Plaque honoring the original Roman Military Camp (1st Century AD) on this site and the Roman walled city.

Plaque honoring 20 centuries of the city. At the top is the original Roman Military Camp (1st Century AD) on this site and at the bottom is the Roman walled city.

Part of the Roman Main Gate to the city

Part of the Roman Main Gate to the city

The only existing part of the old Roman wall

The only existing part of the old Roman wall

You will remember that I had the good fortune to meet a trio of Spanish cyclists from Madrid while sharing a meal with them in the village of Hornillos del Camino. We became friends and they would email me descriptions of places that they enjoyed while cycling furiously ahead of me. Because of them I learned of a lot of good places to eat and one of their tips was that León had a district called El Barrio Hùmedo (the Wet Quarter). Named this way because of all the bars (at least 150!) located within the part of the city that approximates the area that was enclosed by the Roman wall, this area is replete with bars that serve some delicious tapas and restaurants with great food. Of course, any good plan for rest and recuperation should involve some good food. The question is amongst such abundance where does one go? My modus operandi was always to ask the locals so when I was at a sporting goods store (on the Calle Rúa right off the Plaza San Marcelo) buying some needed gloves I asked for some recommendations. Every Spanish person that I met was an expert on where to eat and the gentleman at the store was no exception, after a hurried consultation with a friend of his, he told me of a couple of places where I could go to get authentic local food. Luckily for me the Calle Rúa was the entry way to the Barrio Hùmedo and I was in the right place.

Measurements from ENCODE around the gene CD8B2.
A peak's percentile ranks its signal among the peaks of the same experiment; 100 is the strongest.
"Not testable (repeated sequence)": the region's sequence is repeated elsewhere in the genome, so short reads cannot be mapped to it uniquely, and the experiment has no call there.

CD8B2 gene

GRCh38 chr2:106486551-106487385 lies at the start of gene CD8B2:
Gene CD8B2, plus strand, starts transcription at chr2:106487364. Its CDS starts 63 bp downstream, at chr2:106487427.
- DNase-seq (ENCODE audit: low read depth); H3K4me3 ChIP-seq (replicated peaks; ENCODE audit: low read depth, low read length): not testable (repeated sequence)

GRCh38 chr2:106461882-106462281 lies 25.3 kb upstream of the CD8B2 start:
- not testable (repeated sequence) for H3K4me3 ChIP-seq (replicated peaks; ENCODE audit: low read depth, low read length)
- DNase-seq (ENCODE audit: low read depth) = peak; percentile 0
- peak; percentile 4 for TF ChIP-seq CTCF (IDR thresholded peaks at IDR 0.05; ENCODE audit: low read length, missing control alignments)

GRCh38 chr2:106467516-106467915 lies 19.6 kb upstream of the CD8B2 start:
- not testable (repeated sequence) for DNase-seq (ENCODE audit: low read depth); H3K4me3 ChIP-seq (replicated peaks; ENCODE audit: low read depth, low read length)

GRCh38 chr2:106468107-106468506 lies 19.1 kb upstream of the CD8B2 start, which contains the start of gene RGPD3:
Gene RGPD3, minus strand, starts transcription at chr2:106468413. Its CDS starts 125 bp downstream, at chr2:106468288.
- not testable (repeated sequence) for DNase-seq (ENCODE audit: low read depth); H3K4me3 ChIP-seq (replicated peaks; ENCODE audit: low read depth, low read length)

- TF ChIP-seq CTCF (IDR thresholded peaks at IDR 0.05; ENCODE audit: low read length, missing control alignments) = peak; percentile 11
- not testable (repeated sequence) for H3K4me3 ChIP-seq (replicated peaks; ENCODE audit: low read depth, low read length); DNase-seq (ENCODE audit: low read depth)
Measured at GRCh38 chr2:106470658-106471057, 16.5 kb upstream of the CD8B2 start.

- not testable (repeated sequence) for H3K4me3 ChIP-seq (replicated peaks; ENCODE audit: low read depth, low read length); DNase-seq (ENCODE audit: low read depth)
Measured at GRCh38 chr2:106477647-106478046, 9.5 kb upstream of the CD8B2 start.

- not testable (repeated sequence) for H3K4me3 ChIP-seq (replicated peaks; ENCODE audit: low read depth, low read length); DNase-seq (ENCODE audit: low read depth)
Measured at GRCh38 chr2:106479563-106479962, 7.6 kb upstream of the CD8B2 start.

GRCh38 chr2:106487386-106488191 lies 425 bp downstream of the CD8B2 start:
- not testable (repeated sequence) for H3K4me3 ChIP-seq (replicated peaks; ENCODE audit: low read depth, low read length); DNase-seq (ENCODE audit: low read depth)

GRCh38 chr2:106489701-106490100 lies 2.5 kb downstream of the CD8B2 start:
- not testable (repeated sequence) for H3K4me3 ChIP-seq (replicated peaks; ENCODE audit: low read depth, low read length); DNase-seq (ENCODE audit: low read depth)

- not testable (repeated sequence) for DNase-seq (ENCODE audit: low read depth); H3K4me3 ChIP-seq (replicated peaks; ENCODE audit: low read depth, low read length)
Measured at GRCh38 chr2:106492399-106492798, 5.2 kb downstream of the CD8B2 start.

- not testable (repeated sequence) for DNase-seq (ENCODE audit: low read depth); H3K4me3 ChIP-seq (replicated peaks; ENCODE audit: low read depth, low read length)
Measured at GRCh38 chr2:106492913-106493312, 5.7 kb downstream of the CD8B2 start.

Calle Rúa

Calle Rúa

Calle Rúa had lots of stores. The Sporting Goods store is just past the store on the right.

Calle Rúa had lots of stores. The Sporting Goods store is just two doors past the store on the right.

León has so many beautiful sites that you really must devote two days to the city to see all the magnificent churches and buildings but alas my time was limited and interrupted because of the rain. I did however get to see León’s Jewel in the Crown which is its magnificent cathedral. The first day I just had to walk up to see the exterior and I was to save the rest of the the cathedral for the next day because I wanted to have enough time to savor its beauty.

Luckily for me the Plaza San Marcelo was the center of the city.

Luckily for me the Plaza San Marcelo was the center of the city.

The Calle Ancha which leads you to the cathedral.

The Calle Ancha which leads you to the cathedral.

The Jewel in the Crown

The Jewel in the Crown (13th Century)

My next post will be about the cathedral.